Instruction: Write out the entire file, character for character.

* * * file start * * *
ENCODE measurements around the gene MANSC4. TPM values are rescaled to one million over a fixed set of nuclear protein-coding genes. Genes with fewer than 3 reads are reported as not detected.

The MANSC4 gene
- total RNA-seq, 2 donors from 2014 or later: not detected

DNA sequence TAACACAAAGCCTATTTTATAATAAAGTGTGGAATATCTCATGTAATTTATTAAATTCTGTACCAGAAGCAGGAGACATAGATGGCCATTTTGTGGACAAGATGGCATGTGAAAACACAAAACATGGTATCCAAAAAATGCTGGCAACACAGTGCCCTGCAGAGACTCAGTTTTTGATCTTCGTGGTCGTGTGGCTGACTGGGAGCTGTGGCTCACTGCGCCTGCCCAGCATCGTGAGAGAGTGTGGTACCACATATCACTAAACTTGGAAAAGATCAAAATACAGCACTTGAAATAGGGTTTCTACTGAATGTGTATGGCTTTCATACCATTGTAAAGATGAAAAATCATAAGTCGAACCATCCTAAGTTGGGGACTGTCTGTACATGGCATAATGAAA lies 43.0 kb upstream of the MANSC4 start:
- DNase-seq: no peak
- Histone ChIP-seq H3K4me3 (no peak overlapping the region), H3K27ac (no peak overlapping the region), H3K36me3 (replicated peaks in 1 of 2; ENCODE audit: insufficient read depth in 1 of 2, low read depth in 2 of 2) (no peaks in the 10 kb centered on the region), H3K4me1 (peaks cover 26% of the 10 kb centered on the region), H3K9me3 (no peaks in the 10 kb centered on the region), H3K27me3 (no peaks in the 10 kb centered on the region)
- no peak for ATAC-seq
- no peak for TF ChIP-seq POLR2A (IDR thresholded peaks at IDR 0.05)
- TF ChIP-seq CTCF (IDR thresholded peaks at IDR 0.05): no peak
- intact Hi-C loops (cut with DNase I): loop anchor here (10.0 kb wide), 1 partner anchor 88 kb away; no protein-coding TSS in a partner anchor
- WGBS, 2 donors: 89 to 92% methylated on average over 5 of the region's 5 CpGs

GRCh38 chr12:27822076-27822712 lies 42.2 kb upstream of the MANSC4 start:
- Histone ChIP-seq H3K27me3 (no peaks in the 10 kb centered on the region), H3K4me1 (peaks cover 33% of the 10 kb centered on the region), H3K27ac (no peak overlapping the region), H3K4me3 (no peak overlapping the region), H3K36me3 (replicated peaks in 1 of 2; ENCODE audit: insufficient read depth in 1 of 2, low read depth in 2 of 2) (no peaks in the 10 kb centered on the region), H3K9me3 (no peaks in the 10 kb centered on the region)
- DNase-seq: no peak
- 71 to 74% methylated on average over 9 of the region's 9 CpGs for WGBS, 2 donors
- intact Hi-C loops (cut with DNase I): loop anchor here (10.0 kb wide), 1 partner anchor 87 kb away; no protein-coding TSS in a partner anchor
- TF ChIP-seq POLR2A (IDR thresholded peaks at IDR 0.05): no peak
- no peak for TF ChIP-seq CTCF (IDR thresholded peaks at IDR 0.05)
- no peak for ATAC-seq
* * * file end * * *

ENCODE measurements around the gene MANSC4. TPM values are rescaled to one million over a fixed set of nuclear protein-coding genes. Genes with fewer than 3 reads are reported as not detected.

The MANSC4 gene
- total RNA-seq, 2 donors from 2014 or later: not detected

DNA sequence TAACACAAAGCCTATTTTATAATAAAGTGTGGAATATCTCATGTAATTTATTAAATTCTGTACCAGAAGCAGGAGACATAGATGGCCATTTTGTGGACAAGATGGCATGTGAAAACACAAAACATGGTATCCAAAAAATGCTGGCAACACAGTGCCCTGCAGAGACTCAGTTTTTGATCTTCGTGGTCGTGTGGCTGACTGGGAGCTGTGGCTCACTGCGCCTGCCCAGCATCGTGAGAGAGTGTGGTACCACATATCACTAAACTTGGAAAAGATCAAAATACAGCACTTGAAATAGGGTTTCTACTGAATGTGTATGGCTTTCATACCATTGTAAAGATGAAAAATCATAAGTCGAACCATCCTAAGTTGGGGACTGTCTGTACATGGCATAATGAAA lies 43.0 kb upstream of the MANSC4 start:
- DNase-seq: no peak
- Histone ChIP-seq H3K4me3 (no peak overlapping the region), H3K27ac (no peak overlapping the region), H3K36me3 (replicated peaks in 1 of 2; ENCODE audit: insufficient read depth in 1 of 2, low read depth in 2 of 2) (no peaks in the 10 kb centered on the region), H3K4me1 (peaks cover 26% of the 10 kb centered on the region), H3K9me3 (no peaks in the 10 kb centered on the region), H3K27me3 (no peaks in the 10 kb centered on the region)
- no peak for ATAC-seq
- no peak for TF ChIP-seq POLR2A (IDR thresholded peaks at IDR 0.05)
- TF ChIP-seq CTCF (IDR thresholded peaks at IDR 0.05): no peak
- intact Hi-C loops (cut with DNase I): loop anchor here (10.0 kb wide), 1 partner anchor 88 kb away; no protein-coding TSS in a partner anchor
- WGBS, 2 donors: 89 to 92% methylated on average over 5 of the region's 5 CpGs

GRCh38 chr12:27822076-27822712 lies 42.2 kb upstream of the MANSC4 start:
- Histone ChIP-seq H3K27me3 (no peaks in the 10 kb centered on the region), H3K4me1 (peaks cover 33% of the 10 kb centered on the region), H3K27ac (no peak overlapping the region), H3K4me3 (no peak overlapping the region), H3K36me3 (replicated peaks in 1 of 2; ENCODE audit: insufficient read depth in 1 of 2, low read depth in 2 of 2) (no peaks in the 10 kb centered on the region), H3K9me3 (no peaks in the 10 kb centered on the region)
- DNase-seq: no peak
- 71 to 74% methylated on average over 9 of the region's 9 CpGs for WGBS, 2 donors
- intact Hi-C loops (cut with DNase I): loop anchor here (10.0 kb wide), 1 partner anchor 87 kb away; no protein-coding TSS in a partner anchor
- TF ChIP-seq POLR2A (IDR thresholded peaks at IDR 0.05): no peak
- no peak for TF ChIP-seq CTCF (IDR thresholded peaks at IDR 0.05)
- no peak for ATAC-seq